We also encourage those with special skills to identify a need in your new community. Good at building websites? Connect with a small business in Hua Hin that needs help with theirs. Cultural exchange goes both ways and the community you are gaining so much from being a part of deserves to benefit from you being there as well.

3. Actually Immerse Yourself

When you are just passing through a place for a few weeks, what you see is the version of the country that’s catered to tourists. As the old saying says, “The traveler sees what he sees, the tourist sees what he has come to see.”  Take the time to learn what it is actually like to live as the locals do in their normal, every-day life. How do they get food? What are interactions like? What do you have to do to assimilate into their culture?

Immersing yourself and living in another culture is, for most people, one of the most transformational experiences of their lives. The reason it’s so life-changing is not that it was a vacation – living abroad is challenging. It’s supposed to be, and that’s why it’s so rewarding. It’s all the cliches: Nothing worth doing ever comes easy, if it doesn’t challenge you then it doesn’t change you, a smooth sea never made a skilled sailor, etc, etc.

Moving to a new country every 4 weeks definitely isn’t easy, at least not logistically (so much packing!) but staying put and settling in in a foreign country? That’ll show you what you’re capable of. It’ll mostly be small things – you’ll feel awkward every time you mess up your food order at the same restaurant, you’ll get lost AGAIN when you swore you were getting on the right bus this time, or you’ll mix up the word for 3 and the word for 4 for the hundredth time. But then you’ll finally order the right food at the restaurant you’ve messed up at countless times before, get on the correct bus and arive where you need to be on time or confidently say “4” when you really, truly, meant “4”. The small victories feel big.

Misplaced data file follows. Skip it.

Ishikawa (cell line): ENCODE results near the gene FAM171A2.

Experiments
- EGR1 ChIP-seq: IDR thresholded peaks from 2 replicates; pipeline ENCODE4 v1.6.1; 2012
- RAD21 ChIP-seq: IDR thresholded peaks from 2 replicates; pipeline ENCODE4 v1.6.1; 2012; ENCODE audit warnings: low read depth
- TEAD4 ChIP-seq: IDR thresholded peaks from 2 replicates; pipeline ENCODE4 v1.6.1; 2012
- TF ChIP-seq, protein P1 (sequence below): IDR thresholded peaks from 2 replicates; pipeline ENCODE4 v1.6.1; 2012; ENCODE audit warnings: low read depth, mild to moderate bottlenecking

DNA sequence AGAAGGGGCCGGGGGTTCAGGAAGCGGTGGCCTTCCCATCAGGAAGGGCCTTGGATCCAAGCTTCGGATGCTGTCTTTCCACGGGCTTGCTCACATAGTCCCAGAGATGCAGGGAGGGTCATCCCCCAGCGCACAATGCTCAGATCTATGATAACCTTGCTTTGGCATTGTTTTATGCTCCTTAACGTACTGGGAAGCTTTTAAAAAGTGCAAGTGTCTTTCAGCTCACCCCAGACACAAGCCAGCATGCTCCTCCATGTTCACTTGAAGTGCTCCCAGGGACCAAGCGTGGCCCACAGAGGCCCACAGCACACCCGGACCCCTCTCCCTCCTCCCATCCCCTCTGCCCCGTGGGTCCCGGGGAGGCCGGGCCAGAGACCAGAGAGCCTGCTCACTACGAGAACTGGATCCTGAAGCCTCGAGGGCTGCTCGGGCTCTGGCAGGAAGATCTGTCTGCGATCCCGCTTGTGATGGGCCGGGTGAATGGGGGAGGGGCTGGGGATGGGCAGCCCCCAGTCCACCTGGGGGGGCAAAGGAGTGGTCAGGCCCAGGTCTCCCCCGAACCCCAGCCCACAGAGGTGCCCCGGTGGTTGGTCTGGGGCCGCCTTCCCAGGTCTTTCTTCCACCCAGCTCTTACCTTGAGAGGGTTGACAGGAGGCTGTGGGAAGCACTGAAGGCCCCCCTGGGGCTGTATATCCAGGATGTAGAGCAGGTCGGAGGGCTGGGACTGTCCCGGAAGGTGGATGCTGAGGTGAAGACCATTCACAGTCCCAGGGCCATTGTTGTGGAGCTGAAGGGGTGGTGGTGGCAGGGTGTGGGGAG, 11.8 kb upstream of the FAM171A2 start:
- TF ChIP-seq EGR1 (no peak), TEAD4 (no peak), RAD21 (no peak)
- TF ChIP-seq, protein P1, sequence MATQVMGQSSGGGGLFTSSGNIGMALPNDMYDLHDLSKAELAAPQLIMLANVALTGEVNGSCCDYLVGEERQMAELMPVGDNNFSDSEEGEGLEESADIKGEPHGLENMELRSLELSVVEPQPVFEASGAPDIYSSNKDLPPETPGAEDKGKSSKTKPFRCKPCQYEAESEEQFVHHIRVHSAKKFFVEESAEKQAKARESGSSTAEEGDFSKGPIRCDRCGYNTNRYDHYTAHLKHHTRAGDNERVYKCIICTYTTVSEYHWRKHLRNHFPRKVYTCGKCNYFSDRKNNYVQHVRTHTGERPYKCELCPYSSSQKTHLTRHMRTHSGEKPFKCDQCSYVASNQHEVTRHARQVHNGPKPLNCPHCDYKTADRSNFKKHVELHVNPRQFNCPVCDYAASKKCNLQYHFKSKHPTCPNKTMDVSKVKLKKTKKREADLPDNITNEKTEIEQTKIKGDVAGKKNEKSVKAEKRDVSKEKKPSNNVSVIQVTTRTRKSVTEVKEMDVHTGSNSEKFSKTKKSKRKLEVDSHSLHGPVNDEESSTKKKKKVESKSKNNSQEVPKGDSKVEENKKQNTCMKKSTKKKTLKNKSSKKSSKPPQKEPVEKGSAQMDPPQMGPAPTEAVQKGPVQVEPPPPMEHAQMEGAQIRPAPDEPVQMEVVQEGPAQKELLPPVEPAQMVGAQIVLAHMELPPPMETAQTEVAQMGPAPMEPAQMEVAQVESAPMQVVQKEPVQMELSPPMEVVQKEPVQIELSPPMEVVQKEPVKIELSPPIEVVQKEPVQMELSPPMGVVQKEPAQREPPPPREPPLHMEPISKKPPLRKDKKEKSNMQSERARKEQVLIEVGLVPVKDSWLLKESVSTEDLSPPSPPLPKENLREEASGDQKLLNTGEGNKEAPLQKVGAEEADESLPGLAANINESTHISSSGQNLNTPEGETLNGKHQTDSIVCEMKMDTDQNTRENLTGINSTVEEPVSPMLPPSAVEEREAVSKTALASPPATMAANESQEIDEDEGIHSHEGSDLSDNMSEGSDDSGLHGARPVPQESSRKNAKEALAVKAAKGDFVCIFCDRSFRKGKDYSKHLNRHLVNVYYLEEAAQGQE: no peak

When you’re a tourist passing through it’s less scary to put yourself out there. When you’re moving somewhere for an extended amount of time it’s harder to push yourself out of your comfort zone – especially when you mess up saying “4” and know that that noodle stall is your GO TO spot and you have to go back tomorrow. But that makes the reward of conquering the challenge all the better. The best feeling in the world is finally becoming a “regular”.

4. Get Work Done

Moving around from destination to destination in a short span of time takes a toll, and frankly, it isn’t sustainable. Moving around lowers productivity, which makes working remotely feel more like a long-term vacation, with little to show for it besides cool Instagram pictures.

No matter if you’re working for a company for your yourself, you will need to get stuff done.

 

Check out your new workspace!

5. You Can Still Travel, but Have a Homebase to Return To

Maybe the best part of staying in one place for at least a month is that you can have the best of both worlds. You can take to visit a whole new country or stay in your local city for more of a low-key adventure. You don’t have to keep up with someone else’s’ plan, you can pick and choose what works for YOU. After all, isn’t that what drew you to being a digital nomad in the first place? You can still have the experiences you want with the flexibility and comfort of your own space.

Greenheart Traveler, Chiara Burns, in Thailand.